Lastly, with the growth of the web and usability, clients are likely to know the underlying usability principles, be familiar with the core heuristics and have already solved the obvious “gotchas” in their products. As consultants, we constantly work with clients that are sophisticated in both design and usability. They already believe in the promise of HCD, but still need an innovative way to improve their products. They may even have in-house usability departments, labs and protocols. Fewer and fewer clients need to be reminded of the basics or need a primer on the principles of human-centered design. The heuristics we test for and baseline against are pervasive; at some level, we’ve put ourselves out of business. We need to provide more to clients than the same basic assessment from a decade ago. Our challenge becomes: how do we revise or augment our clients’ existing methods to continue to improve their products? How do we work with embedded usability departments and dated testing protocols to continue improve our clients’ products? Are different methods, different deliverables or different workflows needed to address the “new usability”?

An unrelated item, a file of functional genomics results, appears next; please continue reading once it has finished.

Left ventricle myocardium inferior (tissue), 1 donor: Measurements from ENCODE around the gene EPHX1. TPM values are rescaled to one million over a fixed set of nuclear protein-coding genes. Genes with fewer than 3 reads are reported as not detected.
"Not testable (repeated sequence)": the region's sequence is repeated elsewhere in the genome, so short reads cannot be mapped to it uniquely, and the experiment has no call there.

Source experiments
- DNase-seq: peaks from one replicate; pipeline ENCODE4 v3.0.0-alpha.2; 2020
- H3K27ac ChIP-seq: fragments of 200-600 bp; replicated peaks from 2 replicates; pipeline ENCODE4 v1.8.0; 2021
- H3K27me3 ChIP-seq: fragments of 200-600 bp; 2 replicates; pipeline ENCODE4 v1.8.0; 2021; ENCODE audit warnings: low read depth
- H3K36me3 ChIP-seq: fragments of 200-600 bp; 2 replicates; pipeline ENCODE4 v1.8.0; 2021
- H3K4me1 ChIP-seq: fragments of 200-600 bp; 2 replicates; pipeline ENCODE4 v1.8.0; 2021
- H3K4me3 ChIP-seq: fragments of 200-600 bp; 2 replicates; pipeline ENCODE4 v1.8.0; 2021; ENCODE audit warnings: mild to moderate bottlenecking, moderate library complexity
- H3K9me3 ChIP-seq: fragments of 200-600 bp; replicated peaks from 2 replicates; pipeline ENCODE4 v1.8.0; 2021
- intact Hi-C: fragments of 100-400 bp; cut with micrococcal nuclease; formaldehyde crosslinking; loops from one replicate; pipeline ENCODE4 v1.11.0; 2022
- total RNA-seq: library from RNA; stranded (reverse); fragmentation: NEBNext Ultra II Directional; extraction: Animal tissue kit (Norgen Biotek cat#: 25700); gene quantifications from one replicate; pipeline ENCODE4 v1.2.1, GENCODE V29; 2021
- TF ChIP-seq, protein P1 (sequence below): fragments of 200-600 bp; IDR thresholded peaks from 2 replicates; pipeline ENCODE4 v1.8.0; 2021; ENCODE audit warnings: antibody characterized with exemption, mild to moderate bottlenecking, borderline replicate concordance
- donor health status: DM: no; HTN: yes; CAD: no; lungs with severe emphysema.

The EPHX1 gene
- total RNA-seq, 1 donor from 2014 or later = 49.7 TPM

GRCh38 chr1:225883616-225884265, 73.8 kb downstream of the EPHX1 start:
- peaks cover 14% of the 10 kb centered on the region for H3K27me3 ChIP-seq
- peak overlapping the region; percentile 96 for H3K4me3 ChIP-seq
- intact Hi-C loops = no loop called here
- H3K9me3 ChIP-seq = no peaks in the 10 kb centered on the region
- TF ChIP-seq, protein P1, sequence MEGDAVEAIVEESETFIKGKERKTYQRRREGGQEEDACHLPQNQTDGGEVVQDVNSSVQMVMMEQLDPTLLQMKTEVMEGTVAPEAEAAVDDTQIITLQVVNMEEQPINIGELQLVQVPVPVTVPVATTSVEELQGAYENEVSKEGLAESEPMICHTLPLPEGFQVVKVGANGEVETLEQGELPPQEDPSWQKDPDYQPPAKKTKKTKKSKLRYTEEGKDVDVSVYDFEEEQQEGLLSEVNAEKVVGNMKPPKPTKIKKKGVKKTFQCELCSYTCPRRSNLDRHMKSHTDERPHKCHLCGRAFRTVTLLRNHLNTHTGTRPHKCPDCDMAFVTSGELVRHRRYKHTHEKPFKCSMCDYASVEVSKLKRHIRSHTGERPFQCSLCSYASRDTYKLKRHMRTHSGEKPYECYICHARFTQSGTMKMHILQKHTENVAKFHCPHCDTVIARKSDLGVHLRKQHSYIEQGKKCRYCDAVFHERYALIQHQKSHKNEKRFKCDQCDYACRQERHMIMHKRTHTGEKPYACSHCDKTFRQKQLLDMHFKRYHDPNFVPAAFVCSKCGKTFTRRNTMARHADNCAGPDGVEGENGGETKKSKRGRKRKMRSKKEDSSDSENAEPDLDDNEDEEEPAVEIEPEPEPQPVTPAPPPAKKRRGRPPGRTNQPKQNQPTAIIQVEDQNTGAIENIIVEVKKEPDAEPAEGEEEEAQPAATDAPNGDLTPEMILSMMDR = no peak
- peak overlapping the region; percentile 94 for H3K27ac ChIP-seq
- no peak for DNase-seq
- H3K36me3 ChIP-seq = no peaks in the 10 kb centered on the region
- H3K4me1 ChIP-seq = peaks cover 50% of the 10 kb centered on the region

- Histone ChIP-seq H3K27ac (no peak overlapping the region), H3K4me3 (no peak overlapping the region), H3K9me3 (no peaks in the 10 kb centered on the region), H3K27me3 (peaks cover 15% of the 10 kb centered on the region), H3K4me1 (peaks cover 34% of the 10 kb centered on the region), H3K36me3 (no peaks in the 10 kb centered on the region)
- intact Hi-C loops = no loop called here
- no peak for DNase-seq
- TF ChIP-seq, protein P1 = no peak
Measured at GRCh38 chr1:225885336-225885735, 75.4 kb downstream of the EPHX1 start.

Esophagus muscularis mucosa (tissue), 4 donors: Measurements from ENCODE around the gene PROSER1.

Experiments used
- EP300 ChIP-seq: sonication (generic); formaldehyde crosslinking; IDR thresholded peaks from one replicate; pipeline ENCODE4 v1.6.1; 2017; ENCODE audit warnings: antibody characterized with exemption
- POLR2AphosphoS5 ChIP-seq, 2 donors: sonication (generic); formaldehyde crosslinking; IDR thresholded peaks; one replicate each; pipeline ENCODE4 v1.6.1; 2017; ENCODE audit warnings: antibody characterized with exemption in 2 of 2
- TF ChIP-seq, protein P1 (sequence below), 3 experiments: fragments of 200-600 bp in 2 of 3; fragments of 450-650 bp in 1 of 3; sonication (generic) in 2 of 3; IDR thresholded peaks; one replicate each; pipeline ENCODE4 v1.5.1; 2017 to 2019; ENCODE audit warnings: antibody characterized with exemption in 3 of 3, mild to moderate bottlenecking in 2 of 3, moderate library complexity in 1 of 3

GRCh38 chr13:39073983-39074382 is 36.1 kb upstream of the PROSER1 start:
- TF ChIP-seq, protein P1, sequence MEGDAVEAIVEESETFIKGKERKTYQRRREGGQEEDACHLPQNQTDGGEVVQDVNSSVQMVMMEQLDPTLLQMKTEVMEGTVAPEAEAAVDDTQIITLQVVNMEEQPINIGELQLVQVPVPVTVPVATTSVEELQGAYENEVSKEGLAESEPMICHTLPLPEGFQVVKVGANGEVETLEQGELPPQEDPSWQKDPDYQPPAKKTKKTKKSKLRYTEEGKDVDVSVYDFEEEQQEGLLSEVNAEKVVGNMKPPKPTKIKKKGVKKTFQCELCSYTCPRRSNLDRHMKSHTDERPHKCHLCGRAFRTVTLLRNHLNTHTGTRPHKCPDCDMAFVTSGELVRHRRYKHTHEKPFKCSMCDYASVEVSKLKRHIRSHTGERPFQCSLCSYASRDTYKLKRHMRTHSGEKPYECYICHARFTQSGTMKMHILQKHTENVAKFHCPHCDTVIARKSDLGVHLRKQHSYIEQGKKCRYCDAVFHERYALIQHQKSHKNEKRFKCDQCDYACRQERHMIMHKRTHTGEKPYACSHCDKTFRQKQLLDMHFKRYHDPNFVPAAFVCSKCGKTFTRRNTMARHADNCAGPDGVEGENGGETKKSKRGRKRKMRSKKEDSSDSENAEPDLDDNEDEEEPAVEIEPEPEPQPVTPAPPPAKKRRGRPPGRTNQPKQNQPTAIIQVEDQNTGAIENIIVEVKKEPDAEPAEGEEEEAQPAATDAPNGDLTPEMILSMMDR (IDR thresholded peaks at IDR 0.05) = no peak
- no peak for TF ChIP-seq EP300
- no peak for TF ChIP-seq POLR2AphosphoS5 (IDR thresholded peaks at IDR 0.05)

How does the story end?

The technology trends discussed earlier are forcing the usability community to evolve. We’re finding ways to embrace the trends. We’re (slowly) finding ways to change our methods to address the future of computing. And, just as there are “glimmers of hope” on the technology trends, there are similar efforts on the human side.

The human trends drive us to be more inclusive and find ways to work closely with users and engineers as design partners (rather than remaining in our “expert” silo). This manifests itself as participatory design methods, collaborative research techniques, and design-education services.

The human trends also raise the bar for our discipline, driving us to differentiate ourselves and provide superior services. As clients become more sophisticated and additional alternatives become available, our working environment becomes increasingly Darwinian. Like any competitive market, the quality of our work becomes paramount to our survival as practitioners. Our “products” must convey quality — a depth, richness and subtlety that is unavailable from other sources. The “weeding out” phase will be brutal, but will add to both the influence and the expertise of the practitioners left standing.